Mutual Recognition of Penalty Points

16th March 2013

consultationdoepointmarch2013The DOE (Department of the Environment) has issued a consultation paper which is seeking views on proposals to introduce mutual recognition of penalty points between Northern Ireland and Ireland for the offences of speeding, drink/drug driving, non-wearing of seatbelts and using a mobile phone while driving.

Currently, vehicle drivers including motorcyclists from Northern Ireland detected committing a motoring offence while driving in Ireland escape the consequences of this when they return home, as it is not possible under existing legislation to endorse their driving licence with any resulting penalty points.

The same applies to an Irish motorist detected committing an endorsable driving offence in Northern Ireland.

The consultation background states, “Mutual recognition of driving disqualifications between the UK and Ireland is already in place.

Since its introduction in January 2010, under the terms of the 1998 European Convention on Driving Disqualifications, Click Here pdf – 2.3mb UK drivers disqualified for serious motoring offences in Ireland also have that disqualification recognised and enforced against them when they return home.

The same applies for Irish drivers disqualified in the UK.

Mutual recognition of penalty points across the island of Ireland would complement and strengthen the benefits already achieved through the introduction of mutual recognition of driving disqualifications in 2010.

It would deal with those drivers who act irresponsibly when they cross the border and commit motoring offences which fall short of disqualification but which may nevertheless be serious offences.”

The objective is:

  • To implement mutual recognition of penalty points between Northern Ireland and Ireland for the four offences of: speeding; drink/drug driving; non-wearing of seatbelts; and using a mobile phone while driving;
  • To ensure that NI-resident drivers who receive penalty points in Ireland for a motoring offence committed there, will have the points added to their licence when they return to Northern Ireland and vice-versa for drivers resident in Ireland who receive penalty points in Northern Ireland;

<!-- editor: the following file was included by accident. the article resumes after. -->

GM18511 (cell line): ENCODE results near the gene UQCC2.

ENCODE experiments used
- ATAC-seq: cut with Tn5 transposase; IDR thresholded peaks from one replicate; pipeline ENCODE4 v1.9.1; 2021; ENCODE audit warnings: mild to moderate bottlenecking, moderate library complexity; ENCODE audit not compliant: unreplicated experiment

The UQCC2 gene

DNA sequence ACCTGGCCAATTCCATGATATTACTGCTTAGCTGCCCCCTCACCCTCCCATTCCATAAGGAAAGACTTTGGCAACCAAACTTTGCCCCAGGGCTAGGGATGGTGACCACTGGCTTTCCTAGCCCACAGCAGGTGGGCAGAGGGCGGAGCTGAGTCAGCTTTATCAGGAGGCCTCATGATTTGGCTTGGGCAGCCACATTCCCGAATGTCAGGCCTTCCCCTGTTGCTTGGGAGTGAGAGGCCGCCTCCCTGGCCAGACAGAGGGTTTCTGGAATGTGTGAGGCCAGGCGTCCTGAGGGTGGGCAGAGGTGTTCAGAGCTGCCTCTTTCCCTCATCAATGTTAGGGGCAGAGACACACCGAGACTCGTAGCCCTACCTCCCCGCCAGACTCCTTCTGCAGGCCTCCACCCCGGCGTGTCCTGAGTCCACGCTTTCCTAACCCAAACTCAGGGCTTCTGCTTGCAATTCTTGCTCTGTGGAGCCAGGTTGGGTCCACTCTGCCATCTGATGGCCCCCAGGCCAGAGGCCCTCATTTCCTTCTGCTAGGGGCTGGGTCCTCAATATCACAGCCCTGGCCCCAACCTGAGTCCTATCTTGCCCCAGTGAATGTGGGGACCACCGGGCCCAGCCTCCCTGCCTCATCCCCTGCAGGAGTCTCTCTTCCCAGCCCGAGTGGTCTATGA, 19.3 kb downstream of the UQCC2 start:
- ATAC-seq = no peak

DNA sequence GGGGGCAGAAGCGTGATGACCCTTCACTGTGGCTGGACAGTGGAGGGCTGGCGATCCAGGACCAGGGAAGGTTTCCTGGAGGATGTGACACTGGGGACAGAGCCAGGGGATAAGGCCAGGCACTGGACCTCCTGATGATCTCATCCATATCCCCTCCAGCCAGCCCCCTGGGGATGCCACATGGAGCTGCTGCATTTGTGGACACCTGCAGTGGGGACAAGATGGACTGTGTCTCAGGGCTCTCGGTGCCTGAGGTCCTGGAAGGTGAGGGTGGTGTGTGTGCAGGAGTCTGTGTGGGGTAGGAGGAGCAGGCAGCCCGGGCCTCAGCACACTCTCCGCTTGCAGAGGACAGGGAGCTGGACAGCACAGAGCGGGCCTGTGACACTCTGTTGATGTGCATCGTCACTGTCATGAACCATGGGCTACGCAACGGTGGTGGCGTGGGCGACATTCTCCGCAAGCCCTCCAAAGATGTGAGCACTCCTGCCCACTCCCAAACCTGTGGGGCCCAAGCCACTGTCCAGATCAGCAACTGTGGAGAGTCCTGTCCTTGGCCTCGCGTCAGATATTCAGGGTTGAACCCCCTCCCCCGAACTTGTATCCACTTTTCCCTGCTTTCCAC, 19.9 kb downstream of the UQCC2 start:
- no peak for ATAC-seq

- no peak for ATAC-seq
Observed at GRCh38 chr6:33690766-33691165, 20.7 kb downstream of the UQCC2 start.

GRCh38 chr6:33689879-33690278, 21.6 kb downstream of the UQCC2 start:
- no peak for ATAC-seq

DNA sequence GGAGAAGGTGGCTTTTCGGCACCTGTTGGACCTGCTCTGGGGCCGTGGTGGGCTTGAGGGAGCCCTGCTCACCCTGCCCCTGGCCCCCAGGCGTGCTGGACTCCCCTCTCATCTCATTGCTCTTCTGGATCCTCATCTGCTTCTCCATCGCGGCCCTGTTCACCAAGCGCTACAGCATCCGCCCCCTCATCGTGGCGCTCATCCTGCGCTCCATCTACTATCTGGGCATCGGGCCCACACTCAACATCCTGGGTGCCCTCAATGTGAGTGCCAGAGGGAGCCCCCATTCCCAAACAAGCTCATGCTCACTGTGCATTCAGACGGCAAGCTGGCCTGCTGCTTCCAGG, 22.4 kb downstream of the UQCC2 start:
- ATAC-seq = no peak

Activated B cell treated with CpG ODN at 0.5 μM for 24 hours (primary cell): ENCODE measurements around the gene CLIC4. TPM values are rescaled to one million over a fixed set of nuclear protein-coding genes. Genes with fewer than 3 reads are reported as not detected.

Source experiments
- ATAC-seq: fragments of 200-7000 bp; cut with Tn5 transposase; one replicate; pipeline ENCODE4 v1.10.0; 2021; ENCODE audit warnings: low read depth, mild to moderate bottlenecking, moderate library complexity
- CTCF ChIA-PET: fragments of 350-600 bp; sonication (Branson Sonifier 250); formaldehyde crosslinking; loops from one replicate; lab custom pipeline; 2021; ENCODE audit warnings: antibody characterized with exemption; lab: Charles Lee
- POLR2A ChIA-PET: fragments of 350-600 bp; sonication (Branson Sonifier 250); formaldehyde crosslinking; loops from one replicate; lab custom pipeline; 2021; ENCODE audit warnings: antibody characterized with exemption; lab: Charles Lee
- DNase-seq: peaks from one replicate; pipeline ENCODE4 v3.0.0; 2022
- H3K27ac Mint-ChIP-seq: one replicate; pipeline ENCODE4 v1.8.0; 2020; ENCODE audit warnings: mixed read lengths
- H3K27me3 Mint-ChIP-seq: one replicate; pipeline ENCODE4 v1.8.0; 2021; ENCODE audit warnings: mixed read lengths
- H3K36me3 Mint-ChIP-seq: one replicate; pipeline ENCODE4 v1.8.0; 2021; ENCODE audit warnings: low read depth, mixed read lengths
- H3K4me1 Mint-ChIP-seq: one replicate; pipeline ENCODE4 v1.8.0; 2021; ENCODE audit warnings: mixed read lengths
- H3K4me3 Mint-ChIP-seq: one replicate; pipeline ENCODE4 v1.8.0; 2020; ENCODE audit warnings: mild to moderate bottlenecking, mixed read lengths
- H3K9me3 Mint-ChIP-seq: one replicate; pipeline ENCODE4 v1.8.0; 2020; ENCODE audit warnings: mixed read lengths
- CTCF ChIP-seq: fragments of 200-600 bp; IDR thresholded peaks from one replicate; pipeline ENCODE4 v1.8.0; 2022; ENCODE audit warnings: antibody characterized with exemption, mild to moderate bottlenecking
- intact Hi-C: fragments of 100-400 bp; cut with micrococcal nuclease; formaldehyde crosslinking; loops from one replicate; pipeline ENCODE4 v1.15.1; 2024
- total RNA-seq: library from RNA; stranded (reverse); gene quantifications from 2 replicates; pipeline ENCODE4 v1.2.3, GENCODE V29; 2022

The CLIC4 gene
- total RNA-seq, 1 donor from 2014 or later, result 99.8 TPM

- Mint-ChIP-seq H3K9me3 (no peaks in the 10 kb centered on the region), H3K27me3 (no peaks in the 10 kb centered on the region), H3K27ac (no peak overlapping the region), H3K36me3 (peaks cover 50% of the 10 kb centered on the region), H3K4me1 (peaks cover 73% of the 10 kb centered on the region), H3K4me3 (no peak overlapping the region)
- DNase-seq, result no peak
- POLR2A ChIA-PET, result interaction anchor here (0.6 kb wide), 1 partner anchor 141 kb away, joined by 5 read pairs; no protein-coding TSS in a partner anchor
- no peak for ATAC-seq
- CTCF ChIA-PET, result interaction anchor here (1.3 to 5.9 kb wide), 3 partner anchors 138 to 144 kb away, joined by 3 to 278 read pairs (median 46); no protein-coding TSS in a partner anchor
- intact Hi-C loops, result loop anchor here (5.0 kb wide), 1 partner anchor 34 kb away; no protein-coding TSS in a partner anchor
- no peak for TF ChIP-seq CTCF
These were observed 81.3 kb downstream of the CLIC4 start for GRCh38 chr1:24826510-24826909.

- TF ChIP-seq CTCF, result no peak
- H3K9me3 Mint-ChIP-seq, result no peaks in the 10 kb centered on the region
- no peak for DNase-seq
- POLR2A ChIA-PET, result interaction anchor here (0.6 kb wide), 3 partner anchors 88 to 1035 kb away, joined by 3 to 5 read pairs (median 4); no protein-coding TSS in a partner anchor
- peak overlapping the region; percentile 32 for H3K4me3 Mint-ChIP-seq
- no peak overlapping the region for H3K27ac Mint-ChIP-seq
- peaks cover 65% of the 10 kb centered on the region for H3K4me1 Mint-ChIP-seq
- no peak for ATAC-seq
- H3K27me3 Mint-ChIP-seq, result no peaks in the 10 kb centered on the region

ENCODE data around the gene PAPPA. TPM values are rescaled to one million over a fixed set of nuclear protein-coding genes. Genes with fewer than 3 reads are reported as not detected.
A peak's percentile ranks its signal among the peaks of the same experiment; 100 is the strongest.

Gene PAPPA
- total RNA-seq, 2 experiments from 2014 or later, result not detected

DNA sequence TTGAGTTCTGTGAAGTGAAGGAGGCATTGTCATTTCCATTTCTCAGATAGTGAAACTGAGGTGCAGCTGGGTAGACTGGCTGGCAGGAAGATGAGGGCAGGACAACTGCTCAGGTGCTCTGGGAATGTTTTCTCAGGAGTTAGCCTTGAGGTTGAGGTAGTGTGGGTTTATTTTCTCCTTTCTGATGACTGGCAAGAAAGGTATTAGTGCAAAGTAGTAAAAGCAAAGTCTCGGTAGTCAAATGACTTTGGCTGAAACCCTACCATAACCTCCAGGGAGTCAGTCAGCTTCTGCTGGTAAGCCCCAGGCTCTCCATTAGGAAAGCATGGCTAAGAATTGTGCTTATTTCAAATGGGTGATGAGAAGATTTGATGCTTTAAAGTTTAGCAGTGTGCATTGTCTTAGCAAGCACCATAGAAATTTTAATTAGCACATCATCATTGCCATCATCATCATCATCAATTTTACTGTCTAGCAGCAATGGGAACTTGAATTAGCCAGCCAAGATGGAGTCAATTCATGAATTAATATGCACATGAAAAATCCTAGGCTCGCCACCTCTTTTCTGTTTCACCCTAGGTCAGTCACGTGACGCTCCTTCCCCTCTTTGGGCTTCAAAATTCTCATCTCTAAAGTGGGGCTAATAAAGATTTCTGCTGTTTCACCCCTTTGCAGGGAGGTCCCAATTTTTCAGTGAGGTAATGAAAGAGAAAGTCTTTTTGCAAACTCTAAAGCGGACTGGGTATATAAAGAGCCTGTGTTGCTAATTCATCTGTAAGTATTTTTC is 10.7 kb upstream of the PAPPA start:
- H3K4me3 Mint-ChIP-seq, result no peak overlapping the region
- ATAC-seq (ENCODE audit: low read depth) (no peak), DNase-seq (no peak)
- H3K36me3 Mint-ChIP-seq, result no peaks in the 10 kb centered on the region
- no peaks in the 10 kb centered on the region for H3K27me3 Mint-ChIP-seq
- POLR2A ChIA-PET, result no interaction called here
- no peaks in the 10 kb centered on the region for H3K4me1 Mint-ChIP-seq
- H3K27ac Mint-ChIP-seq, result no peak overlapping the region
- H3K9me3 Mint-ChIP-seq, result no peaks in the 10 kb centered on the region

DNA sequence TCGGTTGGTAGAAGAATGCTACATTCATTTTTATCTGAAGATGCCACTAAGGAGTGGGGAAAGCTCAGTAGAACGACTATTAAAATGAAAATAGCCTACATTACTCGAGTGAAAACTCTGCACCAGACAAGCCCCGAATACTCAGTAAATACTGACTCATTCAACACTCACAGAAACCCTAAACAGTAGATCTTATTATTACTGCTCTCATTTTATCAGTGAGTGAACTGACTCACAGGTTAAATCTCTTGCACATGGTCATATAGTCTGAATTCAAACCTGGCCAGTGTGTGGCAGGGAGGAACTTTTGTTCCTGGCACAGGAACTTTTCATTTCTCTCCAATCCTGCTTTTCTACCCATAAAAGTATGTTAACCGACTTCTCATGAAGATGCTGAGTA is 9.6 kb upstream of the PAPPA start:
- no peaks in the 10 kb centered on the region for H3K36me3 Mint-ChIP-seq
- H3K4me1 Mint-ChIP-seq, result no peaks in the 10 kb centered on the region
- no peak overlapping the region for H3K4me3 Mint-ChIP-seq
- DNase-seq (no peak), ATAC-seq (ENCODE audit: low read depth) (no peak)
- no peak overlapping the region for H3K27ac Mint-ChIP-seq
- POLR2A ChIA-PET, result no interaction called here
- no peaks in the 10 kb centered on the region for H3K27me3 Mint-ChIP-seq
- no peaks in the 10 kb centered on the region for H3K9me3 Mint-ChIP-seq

• To deter unsafe driving by irresponsible motorists who are presently aware that they may escape effective penalisation and to address inappropriate attitudes to breaking road safety laws across the island of Ireland; and
  • To complement and strengthen the benefits already achieved through the introduction of mutual recognition of driving disqualifications in 2010 under the 1998 European Convention on Driving Disqualifications.

The options in the consultation are:

Option 1: Do nothing

There would be no cost.

However, there would equally be no benefit in terms of (i) road safety or (ii) action seen to be taken to address a known problem.

Option 2: To implement mutual recognition of penalty points between Northern Ireland and Ireland for all offences There is no precedent and no agreed international framework dealing with the mutual recognition of penalty points for motoring offences.

It is a complex issue with practical difficulties. There are differences in the penalty points systems in Northern Ireland and Ireland both in terms of which offences attract an endorsement and the number of penalty points which the same endorsable offence attracts. To achieve 100% mutual recognition a significant amount of regulation would need to be undertaken to align offences and penalties. It is considered, therefore, that this is not a realistic option, not least because of the groundbreaking nature of the work involved.

Option 3: To implement mutual recognition of penalty points between Northern Ireland and Ireland for a finite number of offences.  As indicated above, the offences of speeding; drink/drug driving; non-wearing of seatbelts; and using a mobile phone while driving have been selected as an initial starting point, because of their direct impact on road safety and the numbers killed and seriously injured on the roads (KSIs).

This is the Department’s preferred option. It would provide the necessary legislative and administrative framework, as well as the benefits of practical experience, to facilitate any future extension of the scheme to include other offences.

The consultation also lets you comment if you have any additional remarks on any of the points covered in the consultation paper.

Our Response

At Right To Ride we are preparing a response to the consultation and we would like to have your thoughts as riders which we can input into our response.

You can comment below or email us at info@righttoride.co.uk

 Original source of text – DOE Consultation paper

Links Information

Closing date for responses is Tuesday 14th May 2013.

View the Consultation Document: Consultation Paper on Mutual Recognition of Penalty Points.pdf  259KB

MS Word format of the Consultation Response Paper: Consultation Response Form.DOC  76KB
Consultation website page – Click Here

 

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  1. Charlie Chambers says:

    It is long overdue that offences committed in the North by Southern drivers & vice versa should be added to that driver’s licence – if drivers are getting away with speeding/mobile phone use etc then they will continue to do it, it’s laughable really!

  2. Road safety and prevention of accidents are paramount.
    It would be beneficial to have both Northern Ireland and Ireland follow the same penalty point system.
    Drivers/riders who abide by the law have nothing to worry about.
    Drivers who don’t will pay the price.

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